Fourteen months ago, Aurora resident Prentiss Bailey was going about happily living his life as usual.
He was employed at a printing company where he’d worked for 10 years—a job that paid $17 an hour and that with the consistent overtime and $4,000 and $5,000 annual Christmas bonuses he got, enabled him to take care of his family and enjoy what he considered a middle income life.
Prentiss Bailey and his 10-year-old daughter have been living in quarters at Hesed House in Aurora for about five months. | Jean Lachat~Sun-Times
Today, he and his 10-year–old daughter live in a homeless shelter.
One individual: $11,344
Two adults: $14,602
Two adults and one child: $17,552
Two adults and two children: $22,113
So does 33-year-old Robert Estes, also of Aurora.
They’re among the nearly 193,000 people who’ve been added to the ranks of the poor in Illinois since the Great Recession began and among the nearly 440,000 that have been added since 1999, bringing the state total to 1.73 million, according to the latest 2010 Census data.
The numbers reflect many newly poor people like Bailey, who previously held good paying full-time jobs that were cut; and folks like Estes, who was low-income, but had heretofore been able to make ends met. Both are now left unable to support themselves and their families without help from social service agencies and non-profits—among many people in that same boat.
The latest Census numbers also paint a picture of poverty that continues to spread beyond urban areas to suburban communities in Chicago and across the country that are ill equipped to handle the growing population of poor.
“I had a job; we had what we needed,” said Bailey, as he sat inside the Hesed House shelter in Aurora where he now resides.“I was able to pay my rent. We were middle class.”
That was before he was laid off 13 months ago.
“Now there’s a lack of opportunity, a lack of jobs,” he said. “I didn’t think it would be this hard finding another job.”
Bailey, who for the first time in his life is receiving public aid, has lived at the shelter for about five months. Initially, he and his daughter slept on mattresses in a gymnasium-like room with others. Now the two share a small room in the transitional housing section of the shelter furnished with bunk beds.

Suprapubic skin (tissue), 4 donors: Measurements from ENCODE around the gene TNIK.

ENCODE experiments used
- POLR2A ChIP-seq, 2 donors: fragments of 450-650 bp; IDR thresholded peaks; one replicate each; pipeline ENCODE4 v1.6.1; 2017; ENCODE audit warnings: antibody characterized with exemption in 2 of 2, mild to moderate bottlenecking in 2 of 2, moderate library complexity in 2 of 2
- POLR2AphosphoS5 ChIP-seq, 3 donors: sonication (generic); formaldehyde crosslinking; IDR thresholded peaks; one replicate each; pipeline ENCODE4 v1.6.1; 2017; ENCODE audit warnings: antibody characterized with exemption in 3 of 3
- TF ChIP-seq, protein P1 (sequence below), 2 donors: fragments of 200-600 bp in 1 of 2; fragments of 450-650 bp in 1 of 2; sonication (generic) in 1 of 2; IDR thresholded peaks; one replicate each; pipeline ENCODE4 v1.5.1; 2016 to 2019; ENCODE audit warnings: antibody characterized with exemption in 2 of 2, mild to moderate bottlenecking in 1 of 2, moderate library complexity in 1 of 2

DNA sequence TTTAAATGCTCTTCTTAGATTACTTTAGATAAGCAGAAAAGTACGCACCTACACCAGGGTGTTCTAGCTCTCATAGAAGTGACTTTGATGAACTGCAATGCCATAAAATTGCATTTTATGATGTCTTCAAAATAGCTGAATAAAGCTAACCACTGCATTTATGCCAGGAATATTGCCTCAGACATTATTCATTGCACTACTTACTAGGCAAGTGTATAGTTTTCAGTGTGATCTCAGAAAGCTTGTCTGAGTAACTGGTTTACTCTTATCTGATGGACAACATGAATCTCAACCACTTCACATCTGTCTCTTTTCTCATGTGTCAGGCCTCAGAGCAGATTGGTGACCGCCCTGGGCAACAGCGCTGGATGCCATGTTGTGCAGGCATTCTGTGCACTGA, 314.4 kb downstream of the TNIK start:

“It was hard at first, but I’m glad I took that step,” he said, noting he’s receiving guidance on getting back on his feet from a case worker at Hesed House. He plans to enroll in truck driver training program to improve his prospects of landing work.
Estes, who’s been at the shelter for about six weeks, says after losing his $12.50-an-hour job at a local grocery store where he’d worked for two years, he hasn’t yet been able to find another one.
The economy is “pretty horrible,” he said. “You have people here of all ages that are struggling. Some people tell me how they used to make $20 bucks an hour, $25 bucks an hour. Now they’re here. Nobody wants to hire them.
“I always had my own place, my own car, bought my own food,” he said. “I was making it paycheck to paycheck. Then this happened, and it’s like a slap in the face. I’ve been working and paying taxes my whole life, and now all of a sudden I can barely get into the door for an interview. I’m a strong guy. I can work. I know I don’t belong here.”
The shelter sits next door to the Aurora Area Interfaith Food Pantry, where on a recent Monday morning the parking lot was packed as people arrived seeking food.
“When I first started here in ’08, if we had 80 families, 90 families come in one distribution day, that was a big day,” said Marilyn Weisner, executive director of the pantry. “Now we have routinely 260, 280 families come,” said Marilyn Weisner, executive director of the pantry.
“One of the things that we’ve noticed is the family sizes have increased. We’re wondering if people aren’t moving in together because they’re struggling to survive.”
Census data suggests that is occurring. The bureau recently noted the poverty rate among young adults ages 25 to 34 living with their parents nationally was 8.4 percent, but that rate would be 45.3 percent if the poverty level was determined by their own income.